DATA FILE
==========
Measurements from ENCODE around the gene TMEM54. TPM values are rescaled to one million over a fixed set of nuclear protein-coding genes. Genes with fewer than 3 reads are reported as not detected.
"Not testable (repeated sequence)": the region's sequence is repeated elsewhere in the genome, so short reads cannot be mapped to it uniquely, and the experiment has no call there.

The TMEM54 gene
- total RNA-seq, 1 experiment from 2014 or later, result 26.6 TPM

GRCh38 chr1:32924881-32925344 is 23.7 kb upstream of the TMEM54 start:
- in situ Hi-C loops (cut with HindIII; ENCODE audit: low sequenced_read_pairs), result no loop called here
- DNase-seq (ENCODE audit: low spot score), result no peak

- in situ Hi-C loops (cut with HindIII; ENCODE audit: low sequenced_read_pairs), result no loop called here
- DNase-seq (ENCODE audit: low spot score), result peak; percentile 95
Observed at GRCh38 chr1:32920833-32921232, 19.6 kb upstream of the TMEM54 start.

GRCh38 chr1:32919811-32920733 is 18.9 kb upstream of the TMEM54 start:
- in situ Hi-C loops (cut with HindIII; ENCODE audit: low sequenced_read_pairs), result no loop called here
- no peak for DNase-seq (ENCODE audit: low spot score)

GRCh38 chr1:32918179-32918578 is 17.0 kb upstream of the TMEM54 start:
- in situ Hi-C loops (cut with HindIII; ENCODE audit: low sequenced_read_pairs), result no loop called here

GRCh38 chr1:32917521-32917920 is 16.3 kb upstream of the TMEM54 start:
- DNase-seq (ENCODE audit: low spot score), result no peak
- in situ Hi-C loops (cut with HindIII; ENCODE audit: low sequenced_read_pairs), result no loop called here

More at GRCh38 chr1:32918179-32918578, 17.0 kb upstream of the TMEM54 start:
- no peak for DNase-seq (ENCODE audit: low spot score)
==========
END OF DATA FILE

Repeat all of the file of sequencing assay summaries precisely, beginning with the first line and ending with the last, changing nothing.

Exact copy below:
Measurements from ENCODE around the gene TMEM54. TPM values are rescaled to one million over a fixed set of nuclear protein-coding genes. Genes with fewer than 3 reads are reported as not detected.
"Not testable (repeated sequence)": the region's sequence is repeated elsewhere in the genome, so short reads cannot be mapped to it uniquely, and the experiment has no call there.

The TMEM54 gene
- total RNA-seq, 1 experiment from 2014 or later, result 26.6 TPM

GRCh38 chr1:32924881-32925344 is 23.7 kb upstream of the TMEM54 start:
- in situ Hi-C loops (cut with HindIII; ENCODE audit: low sequenced_read_pairs), result no loop called here
- DNase-seq (ENCODE audit: low spot score), result no peak

- in situ Hi-C loops (cut with HindIII; ENCODE audit: low sequenced_read_pairs), result no loop called here
- DNase-seq (ENCODE audit: low spot score), result peak; percentile 95
Observed at GRCh38 chr1:32920833-32921232, 19.6 kb upstream of the TMEM54 start.

GRCh38 chr1:32919811-32920733 is 18.9 kb upstream of the TMEM54 start:
- in situ Hi-C loops (cut with HindIII; ENCODE audit: low sequenced_read_pairs), result no loop called here
- no peak for DNase-seq (ENCODE audit: low spot score)

GRCh38 chr1:32918179-32918578 is 17.0 kb upstream of the TMEM54 start:
- in situ Hi-C loops (cut with HindIII; ENCODE audit: low sequenced_read_pairs), result no loop called here

GRCh38 chr1:32917521-32917920 is 16.3 kb upstream of the TMEM54 start:
- DNase-seq (ENCODE audit: low spot score), result no peak
- in situ Hi-C loops (cut with HindIII; ENCODE audit: low sequenced_read_pairs), result no loop called here

More at GRCh38 chr1:32918179-32918578, 17.0 kb upstream of the TMEM54 start:
- no peak for DNase-seq (ENCODE audit: low spot score)